Text: James H. Whitty, “Preface,” The Complete Poems of Edgar Allan Poe, New York and Boston: Houghton Mifflin Co., 1911, pp. vii-xi


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­[page vii, unnumbered:]

PREFACE.

POE showed the utmost solicitude for the final text of his poems. He constantly revised and reprinted them. Professor G. E. Woodberry in his revised Life of Poe says: “There is no such example in literature of poetic elaboration as is contained in the successive issues of these poems.” His revisions were minute — sometimes a mere word, and again only a punctuation mark or two. But even the mere matter of punctuation in the text, to an artistic poet like Poe, was of more than passing moment. Poe himself more fully explains this in Graham’s Magazine for February, 1848, where he wrote: “That punctuation is important all agree; but how few comprehend the extent of its importance! The writer who neglects punctuation, or mis-punctuates, is liable to be misunderstood. It does not seem to be known that, even when the sense is perfectly clear, a sentence may be deprived of half its force — its spirit — its point — by improper punctuation.”

Under these circumstances there is no difficulty in deciding upon Poe’s last revision as the authoritative and final text of his poems. Indeed in the preface to the Stedman-Woodberry edition of Poe’s poems it is said, “The claim of his latest revision to be accepted as the authorized text seems to the Editors irresistible.” The text of the poems adopted by them was that of the so-called J. Lorimer Graham copy of the 1845 edition of Poe’s poems, revised by marginal corrections in Poe’s hand which were long regarded as his final revisions. ­[page viii:] They were not, however, his last corrections. Poe not only made later revisions of his poems, but reprinted them, and also while on his last visit to Richmond prepared his writings for a new edition. John M. Daniel stated in the Richmond Examiner of October 12, 1849, that the last time he saw Poe he was just starting for the North to have them published.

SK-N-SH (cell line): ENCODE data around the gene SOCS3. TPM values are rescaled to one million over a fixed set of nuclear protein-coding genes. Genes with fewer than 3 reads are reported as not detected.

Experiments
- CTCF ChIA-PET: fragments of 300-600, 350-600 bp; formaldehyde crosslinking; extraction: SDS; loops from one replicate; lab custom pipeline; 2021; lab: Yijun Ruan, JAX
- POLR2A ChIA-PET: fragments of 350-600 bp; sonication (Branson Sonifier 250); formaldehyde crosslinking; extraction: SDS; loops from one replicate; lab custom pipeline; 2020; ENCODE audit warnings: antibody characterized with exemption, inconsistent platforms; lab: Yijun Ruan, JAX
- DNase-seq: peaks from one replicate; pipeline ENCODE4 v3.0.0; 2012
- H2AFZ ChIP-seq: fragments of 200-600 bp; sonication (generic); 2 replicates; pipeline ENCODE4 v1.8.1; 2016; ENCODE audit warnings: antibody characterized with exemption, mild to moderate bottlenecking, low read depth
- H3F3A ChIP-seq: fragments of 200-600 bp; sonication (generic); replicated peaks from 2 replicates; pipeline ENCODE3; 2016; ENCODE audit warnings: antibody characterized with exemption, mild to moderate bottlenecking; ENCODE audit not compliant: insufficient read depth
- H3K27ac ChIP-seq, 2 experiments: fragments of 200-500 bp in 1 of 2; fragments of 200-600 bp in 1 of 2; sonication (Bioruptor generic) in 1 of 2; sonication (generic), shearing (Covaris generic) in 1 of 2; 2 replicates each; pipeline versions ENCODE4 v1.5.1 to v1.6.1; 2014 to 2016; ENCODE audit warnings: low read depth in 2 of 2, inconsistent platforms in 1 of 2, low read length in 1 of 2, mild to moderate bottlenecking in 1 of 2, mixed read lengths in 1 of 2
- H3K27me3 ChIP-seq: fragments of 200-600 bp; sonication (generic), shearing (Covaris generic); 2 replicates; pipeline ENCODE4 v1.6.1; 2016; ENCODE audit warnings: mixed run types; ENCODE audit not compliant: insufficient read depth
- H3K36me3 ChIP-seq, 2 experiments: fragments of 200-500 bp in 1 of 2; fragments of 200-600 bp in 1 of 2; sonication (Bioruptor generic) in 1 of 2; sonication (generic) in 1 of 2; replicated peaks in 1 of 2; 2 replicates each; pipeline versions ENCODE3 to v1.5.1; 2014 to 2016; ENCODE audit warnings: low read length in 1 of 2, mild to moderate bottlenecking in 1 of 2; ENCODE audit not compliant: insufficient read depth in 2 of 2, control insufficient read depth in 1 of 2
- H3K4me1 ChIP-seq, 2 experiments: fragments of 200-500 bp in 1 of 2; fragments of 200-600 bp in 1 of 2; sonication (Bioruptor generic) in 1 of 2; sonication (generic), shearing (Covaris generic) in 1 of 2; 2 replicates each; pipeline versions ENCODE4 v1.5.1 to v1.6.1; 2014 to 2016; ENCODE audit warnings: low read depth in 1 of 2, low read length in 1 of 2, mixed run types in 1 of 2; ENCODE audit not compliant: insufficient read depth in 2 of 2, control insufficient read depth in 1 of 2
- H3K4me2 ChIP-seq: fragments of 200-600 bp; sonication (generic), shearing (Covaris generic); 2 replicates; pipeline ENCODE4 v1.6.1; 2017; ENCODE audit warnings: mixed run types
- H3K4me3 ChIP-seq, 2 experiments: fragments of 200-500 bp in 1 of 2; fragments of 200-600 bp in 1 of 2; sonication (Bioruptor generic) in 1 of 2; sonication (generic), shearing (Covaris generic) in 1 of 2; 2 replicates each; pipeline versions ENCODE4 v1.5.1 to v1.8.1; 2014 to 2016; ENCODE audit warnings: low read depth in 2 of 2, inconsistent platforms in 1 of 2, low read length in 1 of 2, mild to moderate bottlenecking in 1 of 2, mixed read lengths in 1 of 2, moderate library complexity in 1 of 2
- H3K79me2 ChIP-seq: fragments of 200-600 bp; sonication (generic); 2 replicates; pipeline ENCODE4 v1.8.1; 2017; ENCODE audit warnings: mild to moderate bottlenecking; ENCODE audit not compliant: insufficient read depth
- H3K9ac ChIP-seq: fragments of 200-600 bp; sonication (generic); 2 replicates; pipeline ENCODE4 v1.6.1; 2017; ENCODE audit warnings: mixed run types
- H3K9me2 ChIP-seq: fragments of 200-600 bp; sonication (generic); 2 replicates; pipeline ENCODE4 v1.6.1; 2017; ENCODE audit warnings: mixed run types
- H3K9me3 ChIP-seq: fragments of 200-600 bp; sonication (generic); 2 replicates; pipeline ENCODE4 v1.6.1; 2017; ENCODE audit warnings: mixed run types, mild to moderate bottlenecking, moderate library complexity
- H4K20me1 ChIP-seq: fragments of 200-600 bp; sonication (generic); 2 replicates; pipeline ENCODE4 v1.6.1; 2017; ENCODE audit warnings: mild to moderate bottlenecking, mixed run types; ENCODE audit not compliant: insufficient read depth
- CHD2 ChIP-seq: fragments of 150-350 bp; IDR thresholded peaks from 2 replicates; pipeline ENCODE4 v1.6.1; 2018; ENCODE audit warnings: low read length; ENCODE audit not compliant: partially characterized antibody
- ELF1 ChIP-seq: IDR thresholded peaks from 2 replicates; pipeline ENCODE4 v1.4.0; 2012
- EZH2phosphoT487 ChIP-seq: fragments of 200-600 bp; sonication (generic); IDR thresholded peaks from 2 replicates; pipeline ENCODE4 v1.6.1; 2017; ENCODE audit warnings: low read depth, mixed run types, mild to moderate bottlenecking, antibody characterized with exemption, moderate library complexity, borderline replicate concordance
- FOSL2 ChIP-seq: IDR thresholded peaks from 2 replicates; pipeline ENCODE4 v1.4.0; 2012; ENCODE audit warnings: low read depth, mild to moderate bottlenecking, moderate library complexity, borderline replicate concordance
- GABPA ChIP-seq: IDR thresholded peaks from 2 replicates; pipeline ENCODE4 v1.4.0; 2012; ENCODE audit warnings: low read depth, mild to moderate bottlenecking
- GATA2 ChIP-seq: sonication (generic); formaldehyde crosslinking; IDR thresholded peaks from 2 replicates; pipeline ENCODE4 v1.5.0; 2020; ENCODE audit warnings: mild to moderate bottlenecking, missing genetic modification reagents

As was Poe’s habit when associated with various journals(1) he sent into the composing room of the Richmond Examiner a number of his revised poems and tales for publication in that newspaper. The space being crowded at that time, his copy was used by the printers as “stop matter,” to keep them employed, and was typeset for later publication. Fortunately the revised proofs of these poems were retained by one of the printers, and they eventually fell into the hands of his old-time associate, F. W. Thomas, who was afterwards connected with the Richmond Enquirer at Richmond, Virginia. These poems were: “The Bridal Ballad,” “The Sleeper,” “Lenore,” “Israfel,” “Dream-Land,” “The Conqueror Worm,” “The Haunted Palace,” “The Bells,” “For Annie,” “Sonnet to My Mother,” ­[page ix:] “Annabel Lee,” “Ulalume,” and “To —— (A Dream Within A Dream).”